While he's at it, maybe he should invite Bronco Mendenhall to do the same.
That would make two guys who could get a lot of love someplace besides BYU.
As speculation continues that the Cougar quarterback will leave after this season, there is also the matter of his coach. Mendenhall has built a 64-24 record in seven seasons at BYU, been to a bowl game every time. The man is as consistent as fast food.
Yet he is nearing the end of another season, knowing he's playing in the low-rung Armed Forces Bowl. If BYU qualifies for bowl status in coming years, the next two stops will likely be the Poinsettia and the Kraft Fight Hunger bowls.
I know. Hold on to your hat.
So Mendenhall's immediate future looks a lot like Heaps' — pretty limited. Which makes for an interesting irony. It was Mendenhall who benched Heaps in favor of Riley Nelson. Yet in a way, Mendenhall and Heaps are in the same canoe.
Neither is getting what, or where, he should.
Mendenhall has been a nice fit for BYU. He's pleasant, successful and measured. In other words, he's glad to take the party line. So when BYU announced it was going independent, he was, to borrow a phrase, fully invested.
But thanks to TV considerations, BYU has now missed chances to play in the Big 12 and Big East conferences. That bothers a lot of people and deep inside, Mendenhall has to be among them. BYU wanted exposure and it's getting quite a bit. But competition? He can't be pleased with a schedule that includes Idaho, New Mexico State, Hawaii, Idaho State and San Jose State.
What, was Cornell booked?
Thanks to his winning percentage, Mendenhall's name is bound to get mentioned around the country. UCLA, Arizona State, Illinois and Kansas have fired their coaches. Mendenhall could help any of them. If Washington State can hire Mike Leach at an exorbitant salary, after he was fired at Texas Tech, plenty of schools could use a scandal-free, winning coach such as Mendenhall. At least some of them have to be looking his way.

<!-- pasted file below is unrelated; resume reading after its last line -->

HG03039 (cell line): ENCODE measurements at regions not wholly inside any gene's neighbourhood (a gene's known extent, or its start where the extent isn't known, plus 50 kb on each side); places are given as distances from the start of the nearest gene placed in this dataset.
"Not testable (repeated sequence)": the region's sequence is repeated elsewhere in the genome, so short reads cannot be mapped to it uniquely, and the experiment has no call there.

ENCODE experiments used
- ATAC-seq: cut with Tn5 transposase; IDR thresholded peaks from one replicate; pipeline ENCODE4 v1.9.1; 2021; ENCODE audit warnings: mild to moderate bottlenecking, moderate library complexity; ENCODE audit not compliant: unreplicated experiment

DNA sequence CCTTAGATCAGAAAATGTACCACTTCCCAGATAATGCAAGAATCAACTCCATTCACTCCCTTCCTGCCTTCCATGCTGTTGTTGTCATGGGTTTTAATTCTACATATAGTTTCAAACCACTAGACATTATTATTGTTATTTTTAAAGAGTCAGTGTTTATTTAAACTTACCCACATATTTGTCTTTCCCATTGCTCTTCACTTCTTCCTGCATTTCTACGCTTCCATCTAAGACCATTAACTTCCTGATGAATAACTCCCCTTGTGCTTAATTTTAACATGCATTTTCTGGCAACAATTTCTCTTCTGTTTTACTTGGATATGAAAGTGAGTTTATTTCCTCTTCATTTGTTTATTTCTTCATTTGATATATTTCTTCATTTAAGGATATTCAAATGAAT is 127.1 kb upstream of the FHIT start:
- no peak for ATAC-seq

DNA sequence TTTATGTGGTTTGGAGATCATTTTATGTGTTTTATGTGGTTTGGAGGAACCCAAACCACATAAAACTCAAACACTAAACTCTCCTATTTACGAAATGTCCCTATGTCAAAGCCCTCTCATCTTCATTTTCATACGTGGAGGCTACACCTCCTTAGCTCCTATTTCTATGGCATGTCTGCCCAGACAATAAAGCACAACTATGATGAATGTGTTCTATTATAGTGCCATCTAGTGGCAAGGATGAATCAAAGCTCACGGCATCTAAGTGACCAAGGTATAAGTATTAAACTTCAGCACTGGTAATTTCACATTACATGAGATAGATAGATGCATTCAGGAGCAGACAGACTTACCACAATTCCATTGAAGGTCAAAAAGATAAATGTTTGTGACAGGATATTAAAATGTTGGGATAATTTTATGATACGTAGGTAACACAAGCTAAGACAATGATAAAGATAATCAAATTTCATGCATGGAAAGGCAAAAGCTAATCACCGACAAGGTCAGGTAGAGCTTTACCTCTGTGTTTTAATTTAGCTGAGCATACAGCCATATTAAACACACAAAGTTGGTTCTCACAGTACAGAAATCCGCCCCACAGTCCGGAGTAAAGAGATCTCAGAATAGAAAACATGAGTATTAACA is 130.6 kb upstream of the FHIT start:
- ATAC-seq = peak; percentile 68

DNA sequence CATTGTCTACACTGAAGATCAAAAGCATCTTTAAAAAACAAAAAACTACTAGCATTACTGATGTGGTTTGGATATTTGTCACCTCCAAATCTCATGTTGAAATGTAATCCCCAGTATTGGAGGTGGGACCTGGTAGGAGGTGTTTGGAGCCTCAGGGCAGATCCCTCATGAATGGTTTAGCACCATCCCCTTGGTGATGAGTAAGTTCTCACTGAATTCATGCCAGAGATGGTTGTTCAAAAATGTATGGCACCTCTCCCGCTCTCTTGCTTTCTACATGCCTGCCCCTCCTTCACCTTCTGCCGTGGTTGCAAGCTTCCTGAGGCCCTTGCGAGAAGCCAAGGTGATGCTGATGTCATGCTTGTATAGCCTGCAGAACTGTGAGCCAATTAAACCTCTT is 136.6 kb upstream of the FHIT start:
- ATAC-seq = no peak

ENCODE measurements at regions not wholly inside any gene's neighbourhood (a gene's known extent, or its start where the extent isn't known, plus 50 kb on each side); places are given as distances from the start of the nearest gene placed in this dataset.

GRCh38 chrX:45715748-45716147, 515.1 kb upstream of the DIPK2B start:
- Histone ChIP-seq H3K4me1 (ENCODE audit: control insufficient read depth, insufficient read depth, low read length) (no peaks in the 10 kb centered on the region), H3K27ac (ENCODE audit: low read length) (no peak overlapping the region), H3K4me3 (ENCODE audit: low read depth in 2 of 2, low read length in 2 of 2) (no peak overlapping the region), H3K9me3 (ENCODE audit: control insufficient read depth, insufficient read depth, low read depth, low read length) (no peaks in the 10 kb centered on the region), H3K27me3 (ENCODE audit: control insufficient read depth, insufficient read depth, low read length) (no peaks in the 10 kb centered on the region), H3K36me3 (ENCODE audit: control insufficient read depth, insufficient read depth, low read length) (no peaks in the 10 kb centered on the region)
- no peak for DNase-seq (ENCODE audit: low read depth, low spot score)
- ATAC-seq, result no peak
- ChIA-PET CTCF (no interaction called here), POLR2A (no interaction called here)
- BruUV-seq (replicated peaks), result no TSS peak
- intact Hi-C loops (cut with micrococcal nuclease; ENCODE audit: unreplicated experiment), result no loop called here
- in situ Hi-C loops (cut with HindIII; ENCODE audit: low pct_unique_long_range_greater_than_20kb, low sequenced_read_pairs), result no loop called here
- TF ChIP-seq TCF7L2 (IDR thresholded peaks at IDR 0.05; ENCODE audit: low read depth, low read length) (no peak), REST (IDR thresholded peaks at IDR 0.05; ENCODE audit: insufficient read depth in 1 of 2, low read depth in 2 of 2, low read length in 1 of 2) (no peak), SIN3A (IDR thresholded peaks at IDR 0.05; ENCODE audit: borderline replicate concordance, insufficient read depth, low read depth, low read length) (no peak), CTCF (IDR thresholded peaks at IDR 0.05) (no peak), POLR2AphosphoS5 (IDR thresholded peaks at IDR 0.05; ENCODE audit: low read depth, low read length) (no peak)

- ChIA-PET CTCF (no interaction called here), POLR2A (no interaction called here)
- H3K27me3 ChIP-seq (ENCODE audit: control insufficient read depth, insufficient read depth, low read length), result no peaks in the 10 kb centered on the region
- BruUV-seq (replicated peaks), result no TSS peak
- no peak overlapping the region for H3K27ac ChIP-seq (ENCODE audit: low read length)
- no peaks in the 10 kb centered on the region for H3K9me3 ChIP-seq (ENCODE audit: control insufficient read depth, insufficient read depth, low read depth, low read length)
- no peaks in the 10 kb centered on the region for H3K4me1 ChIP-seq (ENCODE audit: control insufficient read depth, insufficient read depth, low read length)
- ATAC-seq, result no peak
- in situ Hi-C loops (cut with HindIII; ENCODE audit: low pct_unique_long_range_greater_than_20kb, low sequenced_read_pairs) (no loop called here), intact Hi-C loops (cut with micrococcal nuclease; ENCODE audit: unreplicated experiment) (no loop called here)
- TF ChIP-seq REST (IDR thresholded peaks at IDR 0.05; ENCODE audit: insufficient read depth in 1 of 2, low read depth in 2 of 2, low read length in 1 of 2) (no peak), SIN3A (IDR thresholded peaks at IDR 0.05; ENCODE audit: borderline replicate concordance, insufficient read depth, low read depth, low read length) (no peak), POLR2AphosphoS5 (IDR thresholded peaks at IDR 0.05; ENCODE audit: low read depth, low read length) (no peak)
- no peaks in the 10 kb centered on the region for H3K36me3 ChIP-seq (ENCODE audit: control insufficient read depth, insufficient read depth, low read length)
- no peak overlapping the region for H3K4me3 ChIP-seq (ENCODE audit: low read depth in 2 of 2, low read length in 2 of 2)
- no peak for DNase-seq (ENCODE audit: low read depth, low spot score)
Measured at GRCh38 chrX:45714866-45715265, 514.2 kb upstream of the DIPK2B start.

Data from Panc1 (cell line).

And he has to be looking back.
Whether he would do as well in a place where he couldn't have Friday night firesides is debatable. But if I were Mendenhall, and I knew that for the foreseeable future BYU is limited in scheduling and bowl opportunities, I'd consider leaving.
The advantages of big conference affiliation became obvious this year when Utah came one win from playing for a Rose Bowl berth, despite losing four previous conference games. But BYU has known since April that shy of a perfect season it was going no further than Fort Worth for its postseason.
The Armed Forces Bowl payout is $600,000 compared to $2 million for the Sun Bowl, where Utah is expected to play.
So it might be moving season in Provo. In Heaps' case, transferring only makes sense. Mendenhall has called him an NFL-type talent. In that case, he shouldn't be carrying a clipboard on Saturday.
There are a hundred Division I colleges that would invite him to come, and most of them would give him the keys to the bus. Does he have an attitude? Could be, though I've never seen it. He has been remarkably mature about the whole backup thing. But I can see why he would be baffled.
If I were Heaps, I'd use his wonderful right arm to hail a cab.
In Mendenhall's case, I'd weigh whether I was content to stay in Provo, playing the schedule BYU has, plus the bowls it currently engages. If I wanted more, I wouldn't wait for BYU to change.
I'd ask Heaps if he wanted to split the taxi fare to the airport.